The Waimate Shears continues to attract top competitors and praise for its smooth running.

This year's 52nd event this month introduced live streaming, adding some 7500 viewers to its audience.

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Organising committee chairman Warren White said that was "amazing".

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The technology was also used to decide the winner in the Friday night speed shear, after judges couldn't tell with the naked eye.

White said he was "really pleased" with how well the shears went, thanks to "a really good committee".

Waimate woolhandler Renee Rempala prepares the fleece in the junior final. Photo / Sally Brooker
Waimate woolhandler Renee Rempala prepares the fleece in the junior final. Photo / Sally Brooker

While some organisations struggled to find helpers, if anything needed to be done for the shears there were two volunteers ready to do it, he said.

A highlight of the competition was a transtasman blade shearing test, won by New Zealand's reigning world champions, Geraldine's Allan Oldfield and Fairlie's Tony Dobbs. They beat fellow world championship finalists John Dalla and Ken French.

Lucy Avery, of Waimate, gathers the fleece shorn by Bill Melville, of Waimate, in the junior woolhandling final. Photo / Sally Brooker
Lucy Avery, of Waimate, gathers the fleece shorn by Bill Melville, of Waimate, in the junior woolhandling final. Photo / Sally Brooker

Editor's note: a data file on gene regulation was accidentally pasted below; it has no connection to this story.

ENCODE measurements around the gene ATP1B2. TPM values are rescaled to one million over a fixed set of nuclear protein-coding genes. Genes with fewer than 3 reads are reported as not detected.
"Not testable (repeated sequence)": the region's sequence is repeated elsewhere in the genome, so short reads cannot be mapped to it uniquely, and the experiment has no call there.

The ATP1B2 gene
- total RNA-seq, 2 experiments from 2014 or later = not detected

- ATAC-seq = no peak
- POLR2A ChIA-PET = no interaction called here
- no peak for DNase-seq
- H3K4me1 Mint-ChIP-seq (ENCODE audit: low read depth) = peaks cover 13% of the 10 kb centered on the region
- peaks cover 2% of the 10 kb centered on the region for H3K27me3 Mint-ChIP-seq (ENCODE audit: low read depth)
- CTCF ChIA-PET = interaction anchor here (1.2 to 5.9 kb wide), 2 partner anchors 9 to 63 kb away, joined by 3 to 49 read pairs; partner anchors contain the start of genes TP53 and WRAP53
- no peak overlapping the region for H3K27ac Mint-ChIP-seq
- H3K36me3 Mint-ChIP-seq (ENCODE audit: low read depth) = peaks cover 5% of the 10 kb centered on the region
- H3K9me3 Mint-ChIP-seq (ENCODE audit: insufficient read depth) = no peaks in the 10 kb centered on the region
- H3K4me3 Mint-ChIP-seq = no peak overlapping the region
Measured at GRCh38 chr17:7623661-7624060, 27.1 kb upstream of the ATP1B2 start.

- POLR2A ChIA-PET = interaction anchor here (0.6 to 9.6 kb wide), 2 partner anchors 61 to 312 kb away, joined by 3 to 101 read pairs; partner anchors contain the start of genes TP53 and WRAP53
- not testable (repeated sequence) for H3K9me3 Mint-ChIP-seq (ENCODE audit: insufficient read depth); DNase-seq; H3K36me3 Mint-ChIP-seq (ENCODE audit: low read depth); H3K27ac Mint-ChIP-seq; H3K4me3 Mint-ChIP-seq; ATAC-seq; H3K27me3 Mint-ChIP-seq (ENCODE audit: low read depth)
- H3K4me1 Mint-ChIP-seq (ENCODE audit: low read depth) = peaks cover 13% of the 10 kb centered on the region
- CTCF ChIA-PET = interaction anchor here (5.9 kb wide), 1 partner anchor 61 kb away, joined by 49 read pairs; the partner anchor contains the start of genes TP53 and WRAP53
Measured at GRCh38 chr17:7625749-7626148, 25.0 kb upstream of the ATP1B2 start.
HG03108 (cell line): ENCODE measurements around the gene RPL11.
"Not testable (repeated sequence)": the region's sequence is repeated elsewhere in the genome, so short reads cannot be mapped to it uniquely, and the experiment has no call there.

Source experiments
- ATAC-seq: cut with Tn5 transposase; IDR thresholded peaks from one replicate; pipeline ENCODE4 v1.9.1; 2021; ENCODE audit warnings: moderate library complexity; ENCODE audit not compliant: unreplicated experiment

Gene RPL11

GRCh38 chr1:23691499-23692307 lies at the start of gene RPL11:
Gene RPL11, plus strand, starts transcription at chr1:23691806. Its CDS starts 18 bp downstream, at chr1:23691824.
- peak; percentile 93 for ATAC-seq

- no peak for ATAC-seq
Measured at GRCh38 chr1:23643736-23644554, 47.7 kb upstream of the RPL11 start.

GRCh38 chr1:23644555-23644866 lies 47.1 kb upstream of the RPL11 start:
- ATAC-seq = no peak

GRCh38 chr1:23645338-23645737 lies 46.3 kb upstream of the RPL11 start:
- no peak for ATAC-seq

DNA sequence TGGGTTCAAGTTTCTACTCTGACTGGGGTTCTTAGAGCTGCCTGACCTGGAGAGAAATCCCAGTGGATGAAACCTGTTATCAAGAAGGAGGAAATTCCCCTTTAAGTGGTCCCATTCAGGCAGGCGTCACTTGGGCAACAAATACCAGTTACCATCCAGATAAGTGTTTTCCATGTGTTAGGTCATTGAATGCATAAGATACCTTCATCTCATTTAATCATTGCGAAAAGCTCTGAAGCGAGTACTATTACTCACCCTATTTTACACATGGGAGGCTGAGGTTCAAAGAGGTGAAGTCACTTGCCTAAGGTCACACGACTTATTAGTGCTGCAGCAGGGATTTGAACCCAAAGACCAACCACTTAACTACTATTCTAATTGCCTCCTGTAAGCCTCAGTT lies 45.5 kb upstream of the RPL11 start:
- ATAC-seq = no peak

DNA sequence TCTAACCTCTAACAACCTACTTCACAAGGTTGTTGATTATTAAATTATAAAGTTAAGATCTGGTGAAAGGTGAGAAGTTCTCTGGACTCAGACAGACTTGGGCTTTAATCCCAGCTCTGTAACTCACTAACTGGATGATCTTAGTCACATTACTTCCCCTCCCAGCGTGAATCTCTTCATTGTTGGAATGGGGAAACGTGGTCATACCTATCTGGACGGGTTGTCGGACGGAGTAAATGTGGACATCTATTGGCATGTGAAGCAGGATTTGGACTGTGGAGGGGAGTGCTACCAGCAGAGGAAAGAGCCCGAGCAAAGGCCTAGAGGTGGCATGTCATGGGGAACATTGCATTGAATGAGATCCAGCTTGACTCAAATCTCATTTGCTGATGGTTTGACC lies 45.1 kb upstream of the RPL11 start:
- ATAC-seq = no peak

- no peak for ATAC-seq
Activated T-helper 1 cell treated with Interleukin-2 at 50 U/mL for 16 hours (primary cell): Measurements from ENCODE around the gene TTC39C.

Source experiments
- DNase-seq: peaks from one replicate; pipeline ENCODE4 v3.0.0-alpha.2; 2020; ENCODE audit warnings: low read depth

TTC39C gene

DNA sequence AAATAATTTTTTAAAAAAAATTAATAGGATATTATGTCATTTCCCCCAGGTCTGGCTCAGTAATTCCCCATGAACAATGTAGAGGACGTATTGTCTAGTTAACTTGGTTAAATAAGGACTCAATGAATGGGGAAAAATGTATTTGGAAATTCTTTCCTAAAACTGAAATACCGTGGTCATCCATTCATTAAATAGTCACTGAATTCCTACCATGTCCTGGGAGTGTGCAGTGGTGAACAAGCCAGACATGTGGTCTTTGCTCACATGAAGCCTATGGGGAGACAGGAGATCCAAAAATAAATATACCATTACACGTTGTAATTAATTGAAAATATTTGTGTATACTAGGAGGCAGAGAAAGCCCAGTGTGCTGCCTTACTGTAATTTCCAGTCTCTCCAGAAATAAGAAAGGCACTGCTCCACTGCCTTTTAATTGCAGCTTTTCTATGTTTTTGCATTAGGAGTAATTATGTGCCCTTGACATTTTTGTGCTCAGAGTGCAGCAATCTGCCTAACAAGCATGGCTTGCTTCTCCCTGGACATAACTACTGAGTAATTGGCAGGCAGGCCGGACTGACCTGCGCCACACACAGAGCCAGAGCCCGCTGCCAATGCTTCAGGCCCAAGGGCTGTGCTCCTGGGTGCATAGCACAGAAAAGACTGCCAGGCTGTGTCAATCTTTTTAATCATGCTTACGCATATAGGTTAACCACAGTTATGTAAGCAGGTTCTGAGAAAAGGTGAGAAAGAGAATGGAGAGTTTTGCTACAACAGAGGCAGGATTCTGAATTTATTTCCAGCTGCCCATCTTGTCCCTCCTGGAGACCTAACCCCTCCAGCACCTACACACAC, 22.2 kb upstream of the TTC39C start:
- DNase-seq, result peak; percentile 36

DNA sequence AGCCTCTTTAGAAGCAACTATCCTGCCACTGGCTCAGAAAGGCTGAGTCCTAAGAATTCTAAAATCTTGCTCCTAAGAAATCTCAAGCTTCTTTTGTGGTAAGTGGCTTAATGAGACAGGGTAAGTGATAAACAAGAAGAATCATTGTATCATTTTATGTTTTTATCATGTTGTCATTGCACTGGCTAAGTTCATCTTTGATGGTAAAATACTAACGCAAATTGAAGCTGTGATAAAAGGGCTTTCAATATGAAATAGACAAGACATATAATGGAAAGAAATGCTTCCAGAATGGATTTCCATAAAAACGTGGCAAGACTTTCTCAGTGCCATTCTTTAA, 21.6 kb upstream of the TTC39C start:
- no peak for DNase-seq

The home-and-away series continues in Dubbo next month.

Despite their test win, both Oldfield and Dobbs were beaten in the open blades final by Wakari New Zealand representative Mike McConnell. His victory secures his place in next year's transtasman series.

Nathan Stratford, from Invercargill, successfully defended the open machine shearing title. His 10th Waimate win puts him just one behind Sir David Fagan.

Stratford was the fourth fastest to shear his 16 sheep, but the quality of his work elevated him to first. Manawatu's Aaron Haynes was second and Invercargill's Leon Samuels third.

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Photo / Sally Brooker
Photo / Sally Brooker

Pagan Karauria, of Alexandra, dominated the open woolhandling, showing the skills that won her the New Zealand Merino Shears title at home the previous week. Amy-Lee Ferguson, of Invercargill, was second and Alexandra's Foonie Waihape third.

Waihape made history by winning Waimate's first women's shearing competition. She was also runner-up to Timaru shearer Jack Gordon in the junior shearing final.

Brandon Maguire-Ratima, from Winton, won the senior shearing and Mitchell Menzies, from Ranfurly, took the intermediate title.

The senior woolhandling went to Ohai's Sunni Te Whare and the junior to Balclutha's Heaven Little.